My understanding is that THD is an artifact of the transfer function rather than a description of it, much less one weighted according to the characteristics of human hearing perception.

Earl Geddes actually found a weak negative correlation between low THD and preference - in other words, the device with the higher THD number was weakly more likely to be preferred in a controlled blind test. (My recollection is that this was due to the higher amounts of global negative feedback required for lower THD numbers being detrimental in ways that do not show up in the THD numbers.)

I'm not saying your device with 0.000x% THD is perceptually inferior to something with a higher THD number; I'm saying that THD is the wrong yardstick, and that there is a better one.

And that better yardstick may not discredit tube gear and those who like it to the extent that THD numbers do. Some may be resistant to the GedLee Metric because it may not justify their feelings of superiority over those who allegedly "enjoy" distortion.

I read the article, actually quite interesting, and a topic that is probably worthy of it's own thread. According to the article, actually making measurements was very difficult, a limitation of the analysers in use at the time (2005). If the more modern analysers are able to do it(?), it would be interesting to see some modern and not so modern amplifiers with good and not so good conventional THD tested and then evaluated ((blind, of course) for actual listening preferences. Interesting to see the reactions of some forum members - the only the numbers matter camp mainly - who simply dismissed it as irrelevant, on purely subjective grounds.
 

tomtoo

Major Contributor
Joined
Nov 20, 2019
Messages
1,783
Likes
1,730
Location
Germany
A pleasant listening situation is still a listening situation.:)

Regarding loudness, I thought it was interesting that the thoughts about it began as early as

Say not early, that NAD is my youth. If you say so early i feel old. ;)

But i think, thinking about it was much earlyer.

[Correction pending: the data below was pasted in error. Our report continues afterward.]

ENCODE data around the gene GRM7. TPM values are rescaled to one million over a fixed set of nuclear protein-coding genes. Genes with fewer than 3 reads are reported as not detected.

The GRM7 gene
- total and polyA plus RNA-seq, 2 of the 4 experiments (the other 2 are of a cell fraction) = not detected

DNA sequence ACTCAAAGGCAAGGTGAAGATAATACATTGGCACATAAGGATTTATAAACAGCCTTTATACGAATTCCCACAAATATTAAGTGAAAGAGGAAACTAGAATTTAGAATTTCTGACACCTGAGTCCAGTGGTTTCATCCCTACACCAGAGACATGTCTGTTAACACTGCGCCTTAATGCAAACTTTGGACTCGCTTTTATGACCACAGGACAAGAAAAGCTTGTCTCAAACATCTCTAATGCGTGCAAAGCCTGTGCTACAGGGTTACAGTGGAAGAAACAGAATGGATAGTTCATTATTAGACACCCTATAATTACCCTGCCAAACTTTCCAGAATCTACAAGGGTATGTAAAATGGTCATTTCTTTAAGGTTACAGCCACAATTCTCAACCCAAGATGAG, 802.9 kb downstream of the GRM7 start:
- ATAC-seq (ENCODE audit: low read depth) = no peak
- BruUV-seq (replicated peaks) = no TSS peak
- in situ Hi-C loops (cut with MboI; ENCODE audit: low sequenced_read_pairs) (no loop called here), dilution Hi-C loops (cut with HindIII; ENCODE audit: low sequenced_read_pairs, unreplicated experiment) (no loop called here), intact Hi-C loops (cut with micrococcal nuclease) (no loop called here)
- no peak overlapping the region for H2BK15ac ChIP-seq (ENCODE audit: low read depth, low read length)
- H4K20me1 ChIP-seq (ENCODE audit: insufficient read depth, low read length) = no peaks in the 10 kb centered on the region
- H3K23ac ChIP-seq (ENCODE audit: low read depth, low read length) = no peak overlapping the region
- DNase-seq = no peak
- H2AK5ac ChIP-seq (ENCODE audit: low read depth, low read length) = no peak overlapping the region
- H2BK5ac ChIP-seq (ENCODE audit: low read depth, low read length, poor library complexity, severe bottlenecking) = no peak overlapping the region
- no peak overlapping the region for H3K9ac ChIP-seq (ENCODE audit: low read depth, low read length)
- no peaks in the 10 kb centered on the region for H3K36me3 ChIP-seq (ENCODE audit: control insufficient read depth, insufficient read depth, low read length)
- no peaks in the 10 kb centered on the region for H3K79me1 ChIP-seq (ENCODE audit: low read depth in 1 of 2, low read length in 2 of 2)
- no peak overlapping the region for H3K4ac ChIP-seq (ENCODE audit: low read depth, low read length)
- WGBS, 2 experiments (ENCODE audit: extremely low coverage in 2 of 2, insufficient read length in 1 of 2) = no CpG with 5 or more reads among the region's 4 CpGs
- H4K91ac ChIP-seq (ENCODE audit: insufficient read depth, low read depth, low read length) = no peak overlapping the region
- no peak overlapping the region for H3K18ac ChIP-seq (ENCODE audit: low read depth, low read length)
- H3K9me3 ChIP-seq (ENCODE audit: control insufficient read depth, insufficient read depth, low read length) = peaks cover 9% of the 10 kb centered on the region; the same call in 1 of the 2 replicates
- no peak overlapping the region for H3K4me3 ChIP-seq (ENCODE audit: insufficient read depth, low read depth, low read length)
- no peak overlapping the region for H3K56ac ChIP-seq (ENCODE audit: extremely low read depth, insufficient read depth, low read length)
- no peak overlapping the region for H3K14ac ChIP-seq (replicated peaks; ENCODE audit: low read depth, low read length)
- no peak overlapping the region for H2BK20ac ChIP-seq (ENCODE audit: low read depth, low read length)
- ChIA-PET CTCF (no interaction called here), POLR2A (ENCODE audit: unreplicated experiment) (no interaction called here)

daftcombo

Major Contributor
Forum Donor
Joined
Feb 5, 2019
Messages
3,404
Likes
3,369
Leaving aside that the 'dip' could disappear if you e.g., move your listening position, your strategy boils down to: take your chances and hope for the best. Or, try to find a speaker that 'measures' as nicely compensating for your 100-200Hz room problem...but has no other FR issues.

Good luck with all that.

And of course, they'll only 'work' in another room with the same problem.
It is not "my strategy" at all. It is an attempt at explaining why some people are satisfied with speakers with a bump in that area.
 
OP
D

DanielT

Active Member
Joined
Oct 10, 2020
Messages
213
Likes
113
Location
Sweden
Say not early, that NAD is my youth. If you say so early i feel old. ;)

But i think, thinking about it was much earlyer.

:)

My guess, the average age here, like many other forums that deal with hifi is. Wait let me really guess now ... 46 years ... It dont matter
even if that were the case.

As long as you have hifi with potential, a hell of high SPL (which you may not use so often but it is there) you are young at heart. That, on the other hand, matters.
 
Last edited:

Robin L

Major Contributor
Joined
Sep 2, 2019
Messages
2,996
Likes
3,851
Location
1 mile east of Sleater Kinney Rd
No, I did not really understand the point of colored sound, ie as you say listen to the equipment.

Maybe if you are looking for high SPL then you can compromise and accept a more colored sound. It happens daily in professional PA contexts, right? But as a non professional within PA, at home, listen to music well ... no I do not think so. Although high SPL is nice to have ..:)